As schools across Australia reimagine how they deliver education in a hybrid world, a core component of any successful strategy is the way in which feedback is delivered.
This series of blogs, called Feedback Fundamentals, will explore how digital learning platforms can close the feedback loop, foster engagement, and encourage agency among the three key stakeholders in any child’s learning journey – the student, the parent, and the educator.
We’ll also highlight the real-world benefits and positive learning outcomes of a hybrid education strategy built upon frequent and accessible feedback, with a case study of a local school who has taken such an approach and reaped the rewards.
Keeping learners on track with continuous reporting
In the traditional approach to education, reporting has typically been summative with reports issued at semester’s end or another pre-defined interval.
While this model served students well in the face-to-face, in-classroom world, it does not translate to the hybrid and digital learning models being adopted today.
This is because when a learner and educator spend hours each day together in a classroom, feedback and encouragement can be delivered immediately. Such real-time in-person feedback helped keep learners on track, motivated them to move forward, and identified areas requiring further work.
Although delivered almost by reflex, these day-to-day moments of feedback filled in the gaps between the end-of-semester summative reports.
In hybrid and digital methods of delivery, however, reporting has to be reimagined.
Without the frequent face-to-face feedback delivered in a classroom setting to bridge the time between formal reports, a continuous reporting strategy can help support learners in a digital learning environment.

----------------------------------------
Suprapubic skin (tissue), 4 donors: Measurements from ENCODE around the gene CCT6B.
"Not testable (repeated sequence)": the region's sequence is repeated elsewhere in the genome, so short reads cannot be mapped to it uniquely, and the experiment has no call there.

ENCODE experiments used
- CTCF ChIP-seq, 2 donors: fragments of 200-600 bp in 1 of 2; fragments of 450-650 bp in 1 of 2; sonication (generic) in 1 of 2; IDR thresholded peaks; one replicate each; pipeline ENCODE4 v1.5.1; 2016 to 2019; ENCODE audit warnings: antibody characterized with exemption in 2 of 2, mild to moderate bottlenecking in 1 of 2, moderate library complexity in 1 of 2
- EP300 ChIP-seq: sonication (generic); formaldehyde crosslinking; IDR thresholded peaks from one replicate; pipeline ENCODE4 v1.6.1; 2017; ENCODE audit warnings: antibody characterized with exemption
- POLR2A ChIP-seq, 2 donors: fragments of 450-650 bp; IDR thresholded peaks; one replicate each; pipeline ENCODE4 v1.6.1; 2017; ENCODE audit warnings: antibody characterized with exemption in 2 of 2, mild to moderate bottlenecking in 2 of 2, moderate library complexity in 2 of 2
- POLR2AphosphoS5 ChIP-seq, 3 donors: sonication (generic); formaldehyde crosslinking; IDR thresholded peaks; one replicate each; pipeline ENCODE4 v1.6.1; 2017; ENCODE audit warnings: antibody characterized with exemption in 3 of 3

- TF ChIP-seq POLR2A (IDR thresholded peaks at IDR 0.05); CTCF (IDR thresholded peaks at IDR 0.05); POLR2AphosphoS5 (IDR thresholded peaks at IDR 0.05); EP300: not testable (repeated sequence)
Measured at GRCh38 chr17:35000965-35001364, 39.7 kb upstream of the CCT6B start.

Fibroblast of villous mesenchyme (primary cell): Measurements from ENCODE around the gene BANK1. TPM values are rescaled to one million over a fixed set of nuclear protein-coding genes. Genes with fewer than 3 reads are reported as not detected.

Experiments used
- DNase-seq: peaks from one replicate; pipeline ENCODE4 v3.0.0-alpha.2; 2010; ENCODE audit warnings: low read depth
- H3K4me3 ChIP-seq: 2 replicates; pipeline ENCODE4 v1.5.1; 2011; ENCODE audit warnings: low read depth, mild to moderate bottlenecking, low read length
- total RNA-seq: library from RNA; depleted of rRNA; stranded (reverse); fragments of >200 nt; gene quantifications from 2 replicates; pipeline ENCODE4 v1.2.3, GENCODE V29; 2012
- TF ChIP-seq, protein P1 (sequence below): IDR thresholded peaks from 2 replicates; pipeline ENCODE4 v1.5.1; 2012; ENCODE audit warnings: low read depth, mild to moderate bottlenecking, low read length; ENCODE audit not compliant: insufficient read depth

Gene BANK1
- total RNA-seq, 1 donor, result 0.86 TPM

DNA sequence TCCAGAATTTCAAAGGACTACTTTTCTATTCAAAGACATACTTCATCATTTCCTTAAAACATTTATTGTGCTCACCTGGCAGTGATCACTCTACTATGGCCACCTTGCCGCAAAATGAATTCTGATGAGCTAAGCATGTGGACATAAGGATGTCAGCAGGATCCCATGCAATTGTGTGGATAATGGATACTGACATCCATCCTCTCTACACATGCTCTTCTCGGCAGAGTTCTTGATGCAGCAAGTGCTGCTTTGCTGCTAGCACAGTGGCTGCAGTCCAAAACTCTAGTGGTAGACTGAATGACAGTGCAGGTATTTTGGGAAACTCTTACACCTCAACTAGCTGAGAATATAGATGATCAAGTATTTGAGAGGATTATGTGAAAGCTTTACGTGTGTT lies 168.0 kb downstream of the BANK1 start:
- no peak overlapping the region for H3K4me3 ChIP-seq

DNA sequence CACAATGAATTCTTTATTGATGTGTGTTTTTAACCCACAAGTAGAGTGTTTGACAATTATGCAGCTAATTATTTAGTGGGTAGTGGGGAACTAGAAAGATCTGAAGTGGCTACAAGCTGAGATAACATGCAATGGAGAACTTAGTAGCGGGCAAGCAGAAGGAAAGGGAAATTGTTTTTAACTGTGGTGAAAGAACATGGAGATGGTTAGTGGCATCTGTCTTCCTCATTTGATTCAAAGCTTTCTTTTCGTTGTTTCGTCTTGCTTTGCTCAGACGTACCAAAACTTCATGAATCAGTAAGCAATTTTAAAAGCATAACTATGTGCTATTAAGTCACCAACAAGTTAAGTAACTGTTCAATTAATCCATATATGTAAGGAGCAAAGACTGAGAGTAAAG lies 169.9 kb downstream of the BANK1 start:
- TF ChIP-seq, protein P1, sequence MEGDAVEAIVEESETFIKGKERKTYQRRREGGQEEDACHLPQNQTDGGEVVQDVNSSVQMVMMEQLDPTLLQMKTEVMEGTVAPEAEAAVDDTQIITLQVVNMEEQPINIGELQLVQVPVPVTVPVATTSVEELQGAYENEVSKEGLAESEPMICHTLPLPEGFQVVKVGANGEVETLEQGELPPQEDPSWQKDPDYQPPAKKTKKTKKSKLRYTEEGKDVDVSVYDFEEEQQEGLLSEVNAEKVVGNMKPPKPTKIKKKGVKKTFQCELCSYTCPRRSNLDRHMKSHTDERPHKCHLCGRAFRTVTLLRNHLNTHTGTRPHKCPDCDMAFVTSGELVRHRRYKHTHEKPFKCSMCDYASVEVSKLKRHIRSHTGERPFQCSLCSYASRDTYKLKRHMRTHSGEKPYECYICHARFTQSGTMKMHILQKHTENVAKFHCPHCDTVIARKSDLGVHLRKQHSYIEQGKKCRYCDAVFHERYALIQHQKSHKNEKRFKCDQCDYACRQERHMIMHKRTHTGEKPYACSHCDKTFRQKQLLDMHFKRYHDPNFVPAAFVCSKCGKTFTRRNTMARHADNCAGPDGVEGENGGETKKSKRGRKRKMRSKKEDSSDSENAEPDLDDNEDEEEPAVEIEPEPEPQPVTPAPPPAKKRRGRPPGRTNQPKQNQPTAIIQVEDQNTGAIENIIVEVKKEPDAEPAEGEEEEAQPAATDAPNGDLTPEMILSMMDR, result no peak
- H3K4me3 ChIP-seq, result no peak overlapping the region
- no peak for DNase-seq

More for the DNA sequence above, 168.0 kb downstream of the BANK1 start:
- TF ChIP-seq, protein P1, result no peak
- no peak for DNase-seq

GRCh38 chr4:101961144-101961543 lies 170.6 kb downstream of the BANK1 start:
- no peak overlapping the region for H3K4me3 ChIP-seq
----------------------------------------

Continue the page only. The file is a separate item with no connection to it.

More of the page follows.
One of the key elements of such an approach is decoupling assessment and reporting.
This is critical to keeping learners engaged as it recognises that not all feedback is assessment. With continuous reporting, students don’t need to wait until the end-of-semester assessments to know how they’re tracking along their learning journey.
Without the day-to-day face-to-face feedback of the in-class model, continuous reporting can ensure students receive regular timely feedback – complete with individualised annotations and guidance – from teachers in real-time.
This frequent feedback, delivered in conjunction with assessment results throughout the semester, enables the learner to keep track of their progress, dedicate additional time to topic areas in which they’re struggling, and receive encouragement and support to keep them motivated throughout the term.
By giving learners visibility into their progress through continuous reporting, they’re given agency over their education and empowered to achieve the best learning outcomes. Purely summative reporting in the digital and hybrid model, on the other hand, leaves learners flying blind throughout the semester, until they’re delivered an assessment result at which point it is too late for them improve.
Whereas assessment measures a learner’s progress at particular point in time, feedback supports them over an extended period.
This is where a Learning Management System (LMS) can truly come into its own. As every learner has their own profile and dashboard, all personalised feedback from the educator is stored in the one place. Further, by linking the LMS to assessment tools and discussion groups, the learner is not only able to track their own progress and grades, they’re also able to expand their understanding of the topic by discussing it with their peers.
Finally, a tool unique to D2L’s Brightspace LMS – Portfolio – empowers learners to showcase their non-assessment achievements (perhaps a video of a project they’ve completed), share their reflections, and gain recognition from peers and teachers which further strengthens the depth, breadth, and quality of feedback they receive.
While continuous reporting is essential to supporting students in the new hybrid learning paradigm, it is also a powerful tool to give parents visibility over their children’s progress. Read our next blog in the Feedback Fundamentals series to find out more.